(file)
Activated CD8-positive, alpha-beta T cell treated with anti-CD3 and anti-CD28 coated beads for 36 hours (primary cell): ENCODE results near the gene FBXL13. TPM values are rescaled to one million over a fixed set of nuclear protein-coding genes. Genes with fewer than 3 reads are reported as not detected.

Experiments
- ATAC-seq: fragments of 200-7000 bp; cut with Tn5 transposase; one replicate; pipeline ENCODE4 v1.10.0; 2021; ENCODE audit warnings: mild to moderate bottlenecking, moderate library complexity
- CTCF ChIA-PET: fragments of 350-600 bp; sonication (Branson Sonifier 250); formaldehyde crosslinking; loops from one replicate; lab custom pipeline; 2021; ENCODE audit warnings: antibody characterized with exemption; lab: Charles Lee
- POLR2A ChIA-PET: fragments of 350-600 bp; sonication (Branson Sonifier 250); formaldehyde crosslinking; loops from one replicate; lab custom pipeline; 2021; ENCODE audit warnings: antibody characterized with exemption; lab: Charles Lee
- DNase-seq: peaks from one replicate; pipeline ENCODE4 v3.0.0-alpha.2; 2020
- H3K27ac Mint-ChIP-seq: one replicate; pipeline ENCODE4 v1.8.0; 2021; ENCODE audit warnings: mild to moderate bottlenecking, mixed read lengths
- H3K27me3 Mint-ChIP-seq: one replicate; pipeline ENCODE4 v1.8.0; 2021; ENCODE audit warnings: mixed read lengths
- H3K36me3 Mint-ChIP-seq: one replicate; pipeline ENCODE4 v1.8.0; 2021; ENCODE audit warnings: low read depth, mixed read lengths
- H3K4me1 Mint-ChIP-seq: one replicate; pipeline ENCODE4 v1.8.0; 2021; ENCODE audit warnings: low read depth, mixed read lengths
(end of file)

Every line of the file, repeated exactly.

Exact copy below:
Activated CD8-positive, alpha-beta T cell treated with anti-CD3 and anti-CD28 coated beads for 36 hours (primary cell): ENCODE results near the gene FBXL13. TPM values are rescaled to one million over a fixed set of nuclear protein-coding genes. Genes with fewer than 3 reads are reported as not detected.

Experiments
- ATAC-seq: fragments of 200-7000 bp; cut with Tn5 transposase; one replicate; pipeline ENCODE4 v1.10.0; 2021; ENCODE audit warnings: mild to moderate bottlenecking, moderate library complexity
- CTCF ChIA-PET: fragments of 350-600 bp; sonication (Branson Sonifier 250); formaldehyde crosslinking; loops from one replicate; lab custom pipeline; 2021; ENCODE audit warnings: antibody characterized with exemption; lab: Charles Lee
- POLR2A ChIA-PET: fragments of 350-600 bp; sonication (Branson Sonifier 250); formaldehyde crosslinking; loops from one replicate; lab custom pipeline; 2021; ENCODE audit warnings: antibody characterized with exemption; lab: Charles Lee
- DNase-seq: peaks from one replicate; pipeline ENCODE4 v3.0.0-alpha.2; 2020
- H3K27ac Mint-ChIP-seq: one replicate; pipeline ENCODE4 v1.8.0; 2021; ENCODE audit warnings: mild to moderate bottlenecking, mixed read lengths
- H3K27me3 Mint-ChIP-seq: one replicate; pipeline ENCODE4 v1.8.0; 2021; ENCODE audit warnings: mixed read lengths
- H3K36me3 Mint-ChIP-seq: one replicate; pipeline ENCODE4 v1.8.0; 2021; ENCODE audit warnings: low read depth, mixed read lengths
- H3K4me1 Mint-ChIP-seq: one replicate; pipeline ENCODE4 v1.8.0; 2021; ENCODE audit warnings: low read depth, mixed read lengths